There has been plenty debate about whether or not the First Amendment protects false and misleading speech, specifically pertaining to the vague concept of what exactly should be considered “misleading speech.”
Currently, educational institutions are trying to determine where misgendering falls into the scheme of things; is misgendering an act of hate speech, or is it protected by the First Amendment?
Elizabeth Engel, a junior at Wellesley College, considers misgendering to be hate speech. According to CampusReform, Engel, to combat what she says are “ableist microagressions” and to expose professors’ “failure to respect student pronoun preferences,” has created a public database of the professors in question.
The project, “Wellesley Professors and Students’ Mental Health,” which is no longer accepting responses at this time, was launched the week of March 10th. Students who wished to send in reports of misgendering were able to fill out a questionnaire that consisted of questions such as, “Does this professor respect student pronouns?”
Naming the professors in the reported incidents of microaggression, says Engel, is a good way of addressing the issue. Yet, some argue that there isn’t an issue to begin with, and that Engel is creating one by attacking speech that is protected by the Constitution.
While the Court’s decision to provide no protection for obscenity, child pornography and violent threats is obvious, many people overlook that the Court also provides minimal protection (if any) for cases of defamation, such as libel and slander.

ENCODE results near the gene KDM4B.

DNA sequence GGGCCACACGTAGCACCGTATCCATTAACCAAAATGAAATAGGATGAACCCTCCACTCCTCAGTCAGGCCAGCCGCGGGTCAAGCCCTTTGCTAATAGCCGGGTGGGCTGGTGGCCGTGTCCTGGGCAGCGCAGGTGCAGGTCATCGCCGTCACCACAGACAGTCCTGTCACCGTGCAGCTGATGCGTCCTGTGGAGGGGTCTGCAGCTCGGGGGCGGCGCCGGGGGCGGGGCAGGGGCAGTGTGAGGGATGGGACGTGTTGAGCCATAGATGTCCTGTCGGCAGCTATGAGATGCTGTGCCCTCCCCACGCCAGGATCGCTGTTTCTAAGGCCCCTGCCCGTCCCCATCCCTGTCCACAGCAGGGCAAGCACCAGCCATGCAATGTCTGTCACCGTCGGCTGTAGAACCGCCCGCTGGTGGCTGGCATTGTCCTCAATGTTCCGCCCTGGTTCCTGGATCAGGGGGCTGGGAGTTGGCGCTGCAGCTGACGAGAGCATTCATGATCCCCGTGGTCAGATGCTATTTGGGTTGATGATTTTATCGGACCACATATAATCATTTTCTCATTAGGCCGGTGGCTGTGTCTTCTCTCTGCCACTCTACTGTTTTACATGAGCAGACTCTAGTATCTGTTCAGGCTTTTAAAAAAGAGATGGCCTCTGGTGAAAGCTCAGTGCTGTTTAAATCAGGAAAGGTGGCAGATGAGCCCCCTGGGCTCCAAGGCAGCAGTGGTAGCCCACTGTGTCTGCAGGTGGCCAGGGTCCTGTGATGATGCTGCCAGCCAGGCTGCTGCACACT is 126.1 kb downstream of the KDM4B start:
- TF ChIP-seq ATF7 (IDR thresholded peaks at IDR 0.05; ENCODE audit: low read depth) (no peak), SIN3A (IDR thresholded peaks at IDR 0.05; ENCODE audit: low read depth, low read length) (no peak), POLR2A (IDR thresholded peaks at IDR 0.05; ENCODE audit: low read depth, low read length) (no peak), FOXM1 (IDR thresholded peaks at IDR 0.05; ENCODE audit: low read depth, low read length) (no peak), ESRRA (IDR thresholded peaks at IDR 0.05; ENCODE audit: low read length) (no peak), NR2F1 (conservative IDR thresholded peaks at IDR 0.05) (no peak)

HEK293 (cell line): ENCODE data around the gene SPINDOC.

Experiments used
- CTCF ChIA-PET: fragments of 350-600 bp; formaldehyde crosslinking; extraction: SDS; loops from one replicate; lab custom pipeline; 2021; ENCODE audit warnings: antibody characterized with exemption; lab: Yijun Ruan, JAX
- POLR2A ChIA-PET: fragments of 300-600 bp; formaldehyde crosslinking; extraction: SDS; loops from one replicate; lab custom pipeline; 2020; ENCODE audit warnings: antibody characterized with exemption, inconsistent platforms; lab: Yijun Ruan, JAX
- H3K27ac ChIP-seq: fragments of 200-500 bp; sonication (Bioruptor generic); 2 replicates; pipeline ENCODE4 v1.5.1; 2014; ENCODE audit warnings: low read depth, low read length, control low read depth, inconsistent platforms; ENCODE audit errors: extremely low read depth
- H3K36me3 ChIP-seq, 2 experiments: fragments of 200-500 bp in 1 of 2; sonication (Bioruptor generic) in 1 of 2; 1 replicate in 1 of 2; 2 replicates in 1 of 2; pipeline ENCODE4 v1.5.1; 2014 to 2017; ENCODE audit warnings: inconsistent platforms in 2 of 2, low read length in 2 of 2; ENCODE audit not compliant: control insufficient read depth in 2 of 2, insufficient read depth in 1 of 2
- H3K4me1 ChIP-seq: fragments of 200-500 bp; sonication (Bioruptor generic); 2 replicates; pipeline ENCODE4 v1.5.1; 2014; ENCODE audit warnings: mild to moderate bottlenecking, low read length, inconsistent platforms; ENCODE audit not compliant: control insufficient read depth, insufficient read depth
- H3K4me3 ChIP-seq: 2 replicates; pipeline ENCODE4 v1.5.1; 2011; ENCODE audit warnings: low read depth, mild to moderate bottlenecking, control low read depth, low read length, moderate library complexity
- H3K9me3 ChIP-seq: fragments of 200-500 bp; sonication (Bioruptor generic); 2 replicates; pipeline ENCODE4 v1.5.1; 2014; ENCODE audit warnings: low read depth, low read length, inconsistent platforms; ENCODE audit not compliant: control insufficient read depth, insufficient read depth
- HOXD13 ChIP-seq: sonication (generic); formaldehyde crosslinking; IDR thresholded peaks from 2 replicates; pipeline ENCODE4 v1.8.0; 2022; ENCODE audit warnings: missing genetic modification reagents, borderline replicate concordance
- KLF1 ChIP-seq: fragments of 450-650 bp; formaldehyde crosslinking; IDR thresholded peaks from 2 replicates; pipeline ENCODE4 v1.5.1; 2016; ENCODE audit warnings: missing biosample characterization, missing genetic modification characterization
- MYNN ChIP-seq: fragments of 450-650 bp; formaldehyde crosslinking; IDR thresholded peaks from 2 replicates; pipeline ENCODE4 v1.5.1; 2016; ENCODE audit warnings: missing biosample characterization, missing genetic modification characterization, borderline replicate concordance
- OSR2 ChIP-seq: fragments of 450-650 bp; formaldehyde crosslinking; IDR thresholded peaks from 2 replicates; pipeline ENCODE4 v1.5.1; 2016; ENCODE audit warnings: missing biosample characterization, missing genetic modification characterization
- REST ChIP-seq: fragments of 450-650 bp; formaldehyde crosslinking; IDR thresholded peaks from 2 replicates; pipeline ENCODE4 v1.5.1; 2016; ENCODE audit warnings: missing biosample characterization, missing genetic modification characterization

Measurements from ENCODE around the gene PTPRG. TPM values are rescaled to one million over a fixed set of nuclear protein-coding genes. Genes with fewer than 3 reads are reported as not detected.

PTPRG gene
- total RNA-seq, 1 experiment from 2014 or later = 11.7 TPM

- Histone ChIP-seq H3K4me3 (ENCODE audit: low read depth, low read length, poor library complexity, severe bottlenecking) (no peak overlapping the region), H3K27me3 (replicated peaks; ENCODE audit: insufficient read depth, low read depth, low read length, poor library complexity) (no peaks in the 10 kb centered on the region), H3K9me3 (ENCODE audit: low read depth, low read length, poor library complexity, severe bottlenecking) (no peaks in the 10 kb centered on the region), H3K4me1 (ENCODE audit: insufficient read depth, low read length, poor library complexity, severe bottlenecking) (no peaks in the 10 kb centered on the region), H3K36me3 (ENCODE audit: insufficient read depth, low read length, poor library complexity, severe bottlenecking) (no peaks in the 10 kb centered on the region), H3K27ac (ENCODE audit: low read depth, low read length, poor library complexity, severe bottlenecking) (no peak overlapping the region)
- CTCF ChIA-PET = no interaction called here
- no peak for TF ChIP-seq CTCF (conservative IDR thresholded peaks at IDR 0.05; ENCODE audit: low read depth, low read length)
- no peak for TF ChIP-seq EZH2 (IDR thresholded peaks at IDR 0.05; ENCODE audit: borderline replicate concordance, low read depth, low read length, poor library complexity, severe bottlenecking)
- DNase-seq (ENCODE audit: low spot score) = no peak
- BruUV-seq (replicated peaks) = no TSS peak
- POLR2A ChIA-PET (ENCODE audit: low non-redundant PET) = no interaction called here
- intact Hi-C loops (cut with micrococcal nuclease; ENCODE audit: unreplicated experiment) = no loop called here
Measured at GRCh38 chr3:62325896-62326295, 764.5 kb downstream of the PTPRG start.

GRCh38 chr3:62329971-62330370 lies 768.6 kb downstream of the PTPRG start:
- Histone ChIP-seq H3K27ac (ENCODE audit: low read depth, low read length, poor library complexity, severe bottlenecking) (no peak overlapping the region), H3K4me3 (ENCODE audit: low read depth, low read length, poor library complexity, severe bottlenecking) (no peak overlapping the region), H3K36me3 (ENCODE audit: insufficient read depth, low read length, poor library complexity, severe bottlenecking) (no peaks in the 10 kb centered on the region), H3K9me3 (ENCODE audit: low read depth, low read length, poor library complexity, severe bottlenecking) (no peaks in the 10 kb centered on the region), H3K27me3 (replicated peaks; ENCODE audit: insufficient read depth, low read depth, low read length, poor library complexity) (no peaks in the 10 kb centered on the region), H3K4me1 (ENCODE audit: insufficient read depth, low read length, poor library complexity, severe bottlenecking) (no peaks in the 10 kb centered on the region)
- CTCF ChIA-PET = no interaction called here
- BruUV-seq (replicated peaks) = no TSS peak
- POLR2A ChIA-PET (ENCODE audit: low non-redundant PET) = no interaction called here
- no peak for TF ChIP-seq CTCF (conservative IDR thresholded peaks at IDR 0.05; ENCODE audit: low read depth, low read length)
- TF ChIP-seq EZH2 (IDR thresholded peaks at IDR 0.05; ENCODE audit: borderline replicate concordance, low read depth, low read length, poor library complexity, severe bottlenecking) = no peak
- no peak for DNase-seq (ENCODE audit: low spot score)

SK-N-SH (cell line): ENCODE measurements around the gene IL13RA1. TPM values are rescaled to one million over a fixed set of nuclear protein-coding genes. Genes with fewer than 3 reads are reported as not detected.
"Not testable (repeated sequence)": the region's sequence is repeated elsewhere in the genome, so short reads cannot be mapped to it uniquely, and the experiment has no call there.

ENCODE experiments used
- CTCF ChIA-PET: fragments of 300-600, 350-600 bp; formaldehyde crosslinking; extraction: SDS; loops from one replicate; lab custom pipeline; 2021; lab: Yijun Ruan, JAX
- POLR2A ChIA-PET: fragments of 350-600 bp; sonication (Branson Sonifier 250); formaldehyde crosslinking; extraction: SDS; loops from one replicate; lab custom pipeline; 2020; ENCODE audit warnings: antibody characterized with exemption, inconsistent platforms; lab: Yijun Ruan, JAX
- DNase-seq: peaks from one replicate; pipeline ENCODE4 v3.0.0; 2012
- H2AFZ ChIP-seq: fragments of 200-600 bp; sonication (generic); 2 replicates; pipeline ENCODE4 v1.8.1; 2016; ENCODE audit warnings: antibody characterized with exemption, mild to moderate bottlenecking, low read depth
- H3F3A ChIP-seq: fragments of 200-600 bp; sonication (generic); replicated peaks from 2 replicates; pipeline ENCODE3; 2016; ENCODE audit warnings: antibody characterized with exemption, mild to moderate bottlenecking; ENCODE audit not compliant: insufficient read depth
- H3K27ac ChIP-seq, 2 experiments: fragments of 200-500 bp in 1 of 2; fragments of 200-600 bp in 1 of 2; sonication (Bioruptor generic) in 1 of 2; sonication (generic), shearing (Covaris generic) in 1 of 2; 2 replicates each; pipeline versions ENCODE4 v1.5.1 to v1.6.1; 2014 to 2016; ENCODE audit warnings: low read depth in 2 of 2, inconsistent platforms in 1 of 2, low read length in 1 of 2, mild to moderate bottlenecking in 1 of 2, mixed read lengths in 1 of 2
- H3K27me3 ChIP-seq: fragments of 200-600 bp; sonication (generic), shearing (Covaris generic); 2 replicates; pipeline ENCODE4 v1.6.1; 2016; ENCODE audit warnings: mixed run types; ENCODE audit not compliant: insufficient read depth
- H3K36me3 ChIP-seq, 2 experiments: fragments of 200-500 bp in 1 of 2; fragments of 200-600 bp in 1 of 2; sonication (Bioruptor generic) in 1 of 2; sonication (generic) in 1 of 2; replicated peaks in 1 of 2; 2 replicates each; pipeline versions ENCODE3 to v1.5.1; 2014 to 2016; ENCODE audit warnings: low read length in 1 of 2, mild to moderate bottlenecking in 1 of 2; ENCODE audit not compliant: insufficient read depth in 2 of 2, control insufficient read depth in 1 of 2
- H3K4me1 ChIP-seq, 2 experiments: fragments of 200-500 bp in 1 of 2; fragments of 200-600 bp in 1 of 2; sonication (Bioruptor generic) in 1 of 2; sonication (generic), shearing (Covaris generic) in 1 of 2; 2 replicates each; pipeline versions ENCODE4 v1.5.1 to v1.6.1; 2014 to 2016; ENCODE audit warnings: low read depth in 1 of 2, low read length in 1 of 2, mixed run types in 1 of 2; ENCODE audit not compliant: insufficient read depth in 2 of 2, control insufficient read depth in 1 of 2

Laws, a website that explains legislation, says that the difference between slander and libel is in the “publication” of the speech; slander is an oral defamatory remark, while libel is a written one. Either way, both damage the reputation of the person involved and have the power to injure their character.
Based on its definition, misgendering clearly falls under the exceptions of the First Amendment’s freedom of speech. An individual has an entitlement to their preferred gender, much the same way everyone has the option to go by their real name or a nickname. When misgendering, the individual, obviously offended, is ridiculed, and whether there is a crowd to witness the incident or not, the individual’s reputation and character is hurt.
Now, imagine a college student, someone who is well underway to becoming a productive member of society, being misgendered by a professor, someone a college student should look up to. The circumstances are much more painstaking. There is a clear audience: the classroom, peers and friends, and the perpetrator is supposed to be considered a role model.
In “Professors: ask preferred pronouns,” Jenny Roberts asked various college students how they feel about being misgendered in a school environment. Each student’s response mirrored the other; they had to struggle with huge bouts of anxiety and humiliation.
It’s no wonder as to why.